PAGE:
However, before I relate this particular tale, I need to go back 24 hours prior to that because what I am about to tell you is important in relation to the story that will unfold. You see the previous day I had been haunted by a Crow. And I say haunted advisably because as those who follow my ramblings on twitter will know (well, I had to tell someone!) this bloody thing seemed to be everywhere I went. Not only did it keep staring at me through the window, but it was even sitting on my car when I went out to run an errand!
Now being pursued by a bird which, if you believe in such things, is supposedly a foreteller of doom or even death does not do much good for the nerves. However, I somehow managed to survive the day intact (as did everyone I know I think) and even more amazingly, the night.
So, delighted to be still in this mortal realm and with a meeting to get to, I headed off to London and another encounter with the Underground which, for a variety of reasons, I despise.
OK, with the scene now set I can jump forward to my journey homeward.
There I am, heading for Euston and escape from the big city with the euphoria of what I had just been told still fresh in my mind when I glanced across the carriage and saw something that made me freeze in my tracks.
Sitting there, dressed head to foot in his traditional clothing was an Asian chap. Not an altogether unusual sight in London I’m sure you will agree but what made him stand out was the fact that he was rocking backwards and forward in his seat, eyes closed and twirling some beads between his fingers.
Having served in the Military for as long as I did and having seen at first hand the evidence of what human beings are capable of, to say I became somewhat worried is an understatement. More so because of my recent encounter with the aforementioned Crow.
Thankfully, I was getting off at the next stop and the second the doors opened I was out of there. A glance back revealing him still rocking backwards and forwards with his eyes clamped firmly shut.
Now I’m sure he had his reasons for doing what he was doing and it was obviously totally innocent but even as the train vanished into the tunnel, I actually began to become annoyed. Not just at myself for being more concerned about getting off the train than about actually saying or doing anything, but at the offending individual.
After all, if he wasn’t in London at the time of the 7/7 bombings he would certainly have heard about them and would, like every other traveller on the tube, be wary of anything suspicious. So why did he feel that he had the right to act in what to me at least, was a suspicious if not actually frightening manner? The answer of course, is that it almost certainly didn’t even occur to him and that, to me, is the definition of selfishness.
Indeed, trains and selfishness seem to go hand in hand these days. Quite when it became acceptable for males to remain seating whilst elderly, middle aged, pregnant or even disabled women are forced to stand is beyond me but it really is the height of bad manners. And why do increasing numbers of people seem to feel obliged to wear rucksacks on packed trains? Do they not realise what a bloody pain they are? Of course they do, because they are exactly the kind of people who moan about people wearing rucksacks on trains!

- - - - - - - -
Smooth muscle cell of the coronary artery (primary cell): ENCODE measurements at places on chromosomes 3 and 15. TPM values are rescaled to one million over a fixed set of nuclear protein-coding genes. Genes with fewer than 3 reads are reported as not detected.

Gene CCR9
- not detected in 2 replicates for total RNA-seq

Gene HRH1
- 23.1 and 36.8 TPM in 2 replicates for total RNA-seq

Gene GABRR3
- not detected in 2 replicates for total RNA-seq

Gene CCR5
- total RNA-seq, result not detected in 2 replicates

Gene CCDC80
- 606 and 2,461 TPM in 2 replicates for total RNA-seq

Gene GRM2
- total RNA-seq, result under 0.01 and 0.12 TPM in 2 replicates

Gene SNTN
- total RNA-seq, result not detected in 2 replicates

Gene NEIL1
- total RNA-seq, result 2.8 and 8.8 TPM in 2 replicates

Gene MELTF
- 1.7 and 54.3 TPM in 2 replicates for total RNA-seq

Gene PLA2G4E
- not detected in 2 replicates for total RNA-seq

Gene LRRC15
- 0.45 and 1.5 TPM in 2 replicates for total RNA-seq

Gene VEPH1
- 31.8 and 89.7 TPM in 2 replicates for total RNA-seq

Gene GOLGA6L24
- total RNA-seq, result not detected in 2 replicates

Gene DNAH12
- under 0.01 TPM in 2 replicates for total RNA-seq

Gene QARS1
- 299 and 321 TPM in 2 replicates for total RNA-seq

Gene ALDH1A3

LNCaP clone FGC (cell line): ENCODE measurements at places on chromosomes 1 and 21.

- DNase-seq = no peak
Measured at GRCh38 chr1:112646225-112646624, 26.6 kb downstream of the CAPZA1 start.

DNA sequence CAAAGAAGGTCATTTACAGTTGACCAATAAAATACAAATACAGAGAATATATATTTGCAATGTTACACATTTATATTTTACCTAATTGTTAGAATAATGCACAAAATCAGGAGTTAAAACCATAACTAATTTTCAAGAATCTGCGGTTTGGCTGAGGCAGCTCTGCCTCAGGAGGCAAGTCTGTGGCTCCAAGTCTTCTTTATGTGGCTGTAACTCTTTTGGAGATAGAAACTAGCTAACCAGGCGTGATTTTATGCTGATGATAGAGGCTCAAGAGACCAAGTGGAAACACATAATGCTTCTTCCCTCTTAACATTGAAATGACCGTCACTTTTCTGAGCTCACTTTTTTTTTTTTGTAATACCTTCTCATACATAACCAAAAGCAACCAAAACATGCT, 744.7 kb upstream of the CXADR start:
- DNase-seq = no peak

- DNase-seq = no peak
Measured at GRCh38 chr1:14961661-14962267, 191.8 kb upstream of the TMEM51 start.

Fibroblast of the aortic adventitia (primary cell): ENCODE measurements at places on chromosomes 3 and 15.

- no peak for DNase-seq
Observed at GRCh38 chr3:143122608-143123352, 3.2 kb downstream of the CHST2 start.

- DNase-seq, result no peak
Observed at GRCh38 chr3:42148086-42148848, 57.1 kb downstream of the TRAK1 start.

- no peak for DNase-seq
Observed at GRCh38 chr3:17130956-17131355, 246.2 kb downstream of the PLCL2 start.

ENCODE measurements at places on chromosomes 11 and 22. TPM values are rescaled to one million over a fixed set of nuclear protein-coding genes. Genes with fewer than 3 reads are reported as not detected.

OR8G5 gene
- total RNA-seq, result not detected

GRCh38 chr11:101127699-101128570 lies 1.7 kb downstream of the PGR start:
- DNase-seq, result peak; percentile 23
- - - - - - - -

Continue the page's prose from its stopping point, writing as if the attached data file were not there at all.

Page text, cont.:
But most selfish of all are those people who talk on mobile phones. I very, very rarely have conversations on phones in public because to me, they are private and I don’t want anyone knowing my business almost as much as I doubt they want to hear it. So quite why others why people feel the need to regale the world with the most inane conversation escapes me. I don’t need to know you are on the train home, I don’t give a toss what you are having for dinner and I certainly don’t care that such and such is screwing such and such.
To make matters worse, I’m sure that these ignorant gits think that when they are talking on mobiles, no one else can hear them. I once listened to a young woman talking loudly to her bank in the seat opposite to me and by the time she had finished, I had written down her account number, sort code, name, date of birth and home address. When I handed them to her and told her that she really needed to be a bit more discreet, she looked at me like I was some kind of sex fiend.
The sad thing is, selfishness is merely a reflection of what this once great nation has become. It is bereft of both good manners, courtesy, politeness and most importantly of all, shame. And whilst it is easy to blame Lady Thatcher and the ‘me, me, me’ policies of the 1980’s or even the quest for sexual equality (a just battle fought appallingly) the truth is that it’s because too many people do not understand the notion that respect is only given if it is earned.
And they don’t understand it simply because they were never taught it. Which to me is one of the great failings of both our schools and parents across this increasingly desolate country of ours.